FRAUD AND THE STATISTICIAN'S ROLE IN PROTECTING THE
INTEGRITY OF CLINICAL RESEARCH

by Dr. Paul Catalano


There has been much upheaval in the world of clinical trials lately regarding issues of fraud and scientific misconduct in clinical research. This article aims to outline some possible reasons for the occurrence of fraud and discuss ways in which sound statistical practice can be an effective deterrent to misconduct and the resulting biases that may develop as a result of it both in large scale multi-center studies and in smaller single institution investigations.

But first, a bit of history: in 1990, a data manager for the National Surgical Adjuvant Breast and Bowel Project (NSABP), a large U.S. multi-center cancer cooperative group, noticed a discrepancy in a breast cancer patient's date of surgery on two data forms submitted from St. Luc Hospital in Montreal. The story from here is long and complex but this ultimately led to a lengthy series of audits and investigations into all St. Luc patients entered on a dozen NSABP protocols during the period 1977-1990. Out of 1,511 St. Luc cases examined, 115 falsifications of data were discovered involving a total of 99 patients. Most of the instances involved altering eligibility information to allow ineligible patients to enter onto NSABP clinical trials. The physician/scientist responsible for the misrepresentations was debarred from receiving federal grants and prohibited from serving on any review boards or advisory committees for eight years.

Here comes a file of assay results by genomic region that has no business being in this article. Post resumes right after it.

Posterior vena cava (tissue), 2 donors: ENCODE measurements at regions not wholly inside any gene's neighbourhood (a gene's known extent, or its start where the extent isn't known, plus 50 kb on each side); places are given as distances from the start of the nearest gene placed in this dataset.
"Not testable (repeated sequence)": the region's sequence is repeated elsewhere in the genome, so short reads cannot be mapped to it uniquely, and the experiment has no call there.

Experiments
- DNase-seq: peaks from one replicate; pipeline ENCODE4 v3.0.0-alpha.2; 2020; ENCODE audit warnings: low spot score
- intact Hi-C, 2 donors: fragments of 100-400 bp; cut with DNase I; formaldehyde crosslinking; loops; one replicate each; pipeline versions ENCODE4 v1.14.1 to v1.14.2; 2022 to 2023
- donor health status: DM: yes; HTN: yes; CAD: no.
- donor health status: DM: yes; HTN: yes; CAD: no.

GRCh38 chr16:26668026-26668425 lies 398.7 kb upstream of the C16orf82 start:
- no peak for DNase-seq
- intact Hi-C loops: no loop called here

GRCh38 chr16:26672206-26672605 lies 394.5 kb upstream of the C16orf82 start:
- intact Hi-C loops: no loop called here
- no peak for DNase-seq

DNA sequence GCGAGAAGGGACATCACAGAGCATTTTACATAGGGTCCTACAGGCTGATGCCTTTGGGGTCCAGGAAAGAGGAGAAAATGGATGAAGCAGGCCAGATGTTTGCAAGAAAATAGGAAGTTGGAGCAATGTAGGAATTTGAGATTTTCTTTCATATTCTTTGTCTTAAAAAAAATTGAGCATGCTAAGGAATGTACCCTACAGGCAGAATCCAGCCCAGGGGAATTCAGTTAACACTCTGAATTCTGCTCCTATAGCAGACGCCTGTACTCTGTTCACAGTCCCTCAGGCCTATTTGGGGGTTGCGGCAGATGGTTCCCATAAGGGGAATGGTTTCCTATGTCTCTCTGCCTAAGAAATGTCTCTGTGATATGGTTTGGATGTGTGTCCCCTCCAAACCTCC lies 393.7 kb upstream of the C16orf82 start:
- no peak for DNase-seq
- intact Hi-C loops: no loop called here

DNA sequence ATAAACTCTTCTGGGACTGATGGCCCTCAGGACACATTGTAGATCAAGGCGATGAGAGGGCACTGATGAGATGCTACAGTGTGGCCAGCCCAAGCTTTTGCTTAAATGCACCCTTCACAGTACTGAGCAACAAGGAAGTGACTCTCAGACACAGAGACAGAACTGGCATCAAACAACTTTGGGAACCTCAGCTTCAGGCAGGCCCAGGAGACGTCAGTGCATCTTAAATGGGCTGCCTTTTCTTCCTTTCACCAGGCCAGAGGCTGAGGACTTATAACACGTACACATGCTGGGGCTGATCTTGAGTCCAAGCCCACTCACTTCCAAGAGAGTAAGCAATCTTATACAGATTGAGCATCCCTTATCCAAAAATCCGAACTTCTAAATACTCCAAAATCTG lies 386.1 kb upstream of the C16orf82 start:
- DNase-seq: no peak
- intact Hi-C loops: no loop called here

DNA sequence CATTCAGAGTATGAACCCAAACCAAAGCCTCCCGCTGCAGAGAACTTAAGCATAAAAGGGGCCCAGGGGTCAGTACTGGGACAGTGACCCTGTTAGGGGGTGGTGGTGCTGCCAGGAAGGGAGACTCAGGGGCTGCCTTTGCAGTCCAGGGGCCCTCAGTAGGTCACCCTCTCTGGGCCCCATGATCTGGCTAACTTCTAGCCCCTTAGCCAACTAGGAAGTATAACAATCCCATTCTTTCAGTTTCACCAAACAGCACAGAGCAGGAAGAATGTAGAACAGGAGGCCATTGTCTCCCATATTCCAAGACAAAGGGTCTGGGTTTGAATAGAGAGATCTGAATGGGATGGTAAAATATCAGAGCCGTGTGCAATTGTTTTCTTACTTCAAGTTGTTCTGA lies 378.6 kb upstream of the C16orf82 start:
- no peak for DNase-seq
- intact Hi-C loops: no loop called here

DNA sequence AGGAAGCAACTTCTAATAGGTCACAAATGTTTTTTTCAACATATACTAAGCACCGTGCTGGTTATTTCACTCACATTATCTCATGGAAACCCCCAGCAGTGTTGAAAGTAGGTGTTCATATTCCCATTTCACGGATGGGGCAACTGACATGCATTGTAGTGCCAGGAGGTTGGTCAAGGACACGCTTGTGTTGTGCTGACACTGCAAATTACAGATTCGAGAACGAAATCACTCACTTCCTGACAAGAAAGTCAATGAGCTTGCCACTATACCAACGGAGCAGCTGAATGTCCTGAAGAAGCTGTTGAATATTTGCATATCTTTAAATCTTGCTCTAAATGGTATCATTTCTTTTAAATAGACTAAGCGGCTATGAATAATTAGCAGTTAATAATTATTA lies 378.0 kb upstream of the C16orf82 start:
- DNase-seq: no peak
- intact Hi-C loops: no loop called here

Much of the recent publicity over the fraud incidents concerned not the original commitment of misconduct (which was investigated during 1991-1992 and made public in 1993) but the fact that the NSABP delayed in reporting the effects of removing the St. Luc data on the scientific outcomes of the studies. The actions taken against NSABP (including the removal of two senior clinical directors and the chief biostatistician) remain a source of controversy in the scientific community; for example, Richard Peto presented a highly critical view of the politics of the incident at a recent meeting of the Society of Clinical Trials.